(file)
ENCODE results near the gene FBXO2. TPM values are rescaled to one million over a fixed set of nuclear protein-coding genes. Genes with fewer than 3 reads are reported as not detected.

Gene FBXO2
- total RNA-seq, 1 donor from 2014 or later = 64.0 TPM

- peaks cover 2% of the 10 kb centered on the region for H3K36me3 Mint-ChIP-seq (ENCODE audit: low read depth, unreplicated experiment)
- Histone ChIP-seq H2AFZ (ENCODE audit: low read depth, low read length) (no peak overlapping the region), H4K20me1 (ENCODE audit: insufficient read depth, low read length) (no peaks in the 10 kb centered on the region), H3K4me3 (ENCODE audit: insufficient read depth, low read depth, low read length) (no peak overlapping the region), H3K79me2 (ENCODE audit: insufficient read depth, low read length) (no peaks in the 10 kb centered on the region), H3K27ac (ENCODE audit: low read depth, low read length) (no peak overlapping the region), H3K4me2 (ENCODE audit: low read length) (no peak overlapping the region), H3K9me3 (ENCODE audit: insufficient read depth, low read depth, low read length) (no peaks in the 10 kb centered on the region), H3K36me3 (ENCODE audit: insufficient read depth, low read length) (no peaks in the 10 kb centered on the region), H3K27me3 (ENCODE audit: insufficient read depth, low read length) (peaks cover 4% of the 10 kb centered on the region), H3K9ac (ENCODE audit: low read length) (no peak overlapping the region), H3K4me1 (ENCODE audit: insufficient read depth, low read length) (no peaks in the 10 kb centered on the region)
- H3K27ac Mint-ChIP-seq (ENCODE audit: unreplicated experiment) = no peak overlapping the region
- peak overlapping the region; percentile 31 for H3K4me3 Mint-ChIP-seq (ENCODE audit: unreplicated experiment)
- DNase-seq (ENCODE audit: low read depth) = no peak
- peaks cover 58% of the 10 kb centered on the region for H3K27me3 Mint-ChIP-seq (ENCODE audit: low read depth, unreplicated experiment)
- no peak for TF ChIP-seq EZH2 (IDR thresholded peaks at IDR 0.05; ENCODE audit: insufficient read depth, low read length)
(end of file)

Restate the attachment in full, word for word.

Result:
ENCODE results near the gene FBXO2. TPM values are rescaled to one million over a fixed set of nuclear protein-coding genes. Genes with fewer than 3 reads are reported as not detected.

Gene FBXO2
- total RNA-seq, 1 donor from 2014 or later = 64.0 TPM

- peaks cover 2% of the 10 kb centered on the region for H3K36me3 Mint-ChIP-seq (ENCODE audit: low read depth, unreplicated experiment)
- Histone ChIP-seq H2AFZ (ENCODE audit: low read depth, low read length) (no peak overlapping the region), H4K20me1 (ENCODE audit: insufficient read depth, low read length) (no peaks in the 10 kb centered on the region), H3K4me3 (ENCODE audit: insufficient read depth, low read depth, low read length) (no peak overlapping the region), H3K79me2 (ENCODE audit: insufficient read depth, low read length) (no peaks in the 10 kb centered on the region), H3K27ac (ENCODE audit: low read depth, low read length) (no peak overlapping the region), H3K4me2 (ENCODE audit: low read length) (no peak overlapping the region), H3K9me3 (ENCODE audit: insufficient read depth, low read depth, low read length) (no peaks in the 10 kb centered on the region), H3K36me3 (ENCODE audit: insufficient read depth, low read length) (no peaks in the 10 kb centered on the region), H3K27me3 (ENCODE audit: insufficient read depth, low read length) (peaks cover 4% of the 10 kb centered on the region), H3K9ac (ENCODE audit: low read length) (no peak overlapping the region), H3K4me1 (ENCODE audit: insufficient read depth, low read length) (no peaks in the 10 kb centered on the region)
- H3K27ac Mint-ChIP-seq (ENCODE audit: unreplicated experiment) = no peak overlapping the region
- peak overlapping the region; percentile 31 for H3K4me3 Mint-ChIP-seq (ENCODE audit: unreplicated experiment)
- DNase-seq (ENCODE audit: low read depth) = no peak
- peaks cover 58% of the 10 kb centered on the region for H3K27me3 Mint-ChIP-seq (ENCODE audit: low read depth, unreplicated experiment)
- no peak for TF ChIP-seq EZH2 (IDR thresholded peaks at IDR 0.05; ENCODE audit: insufficient read depth, low read length)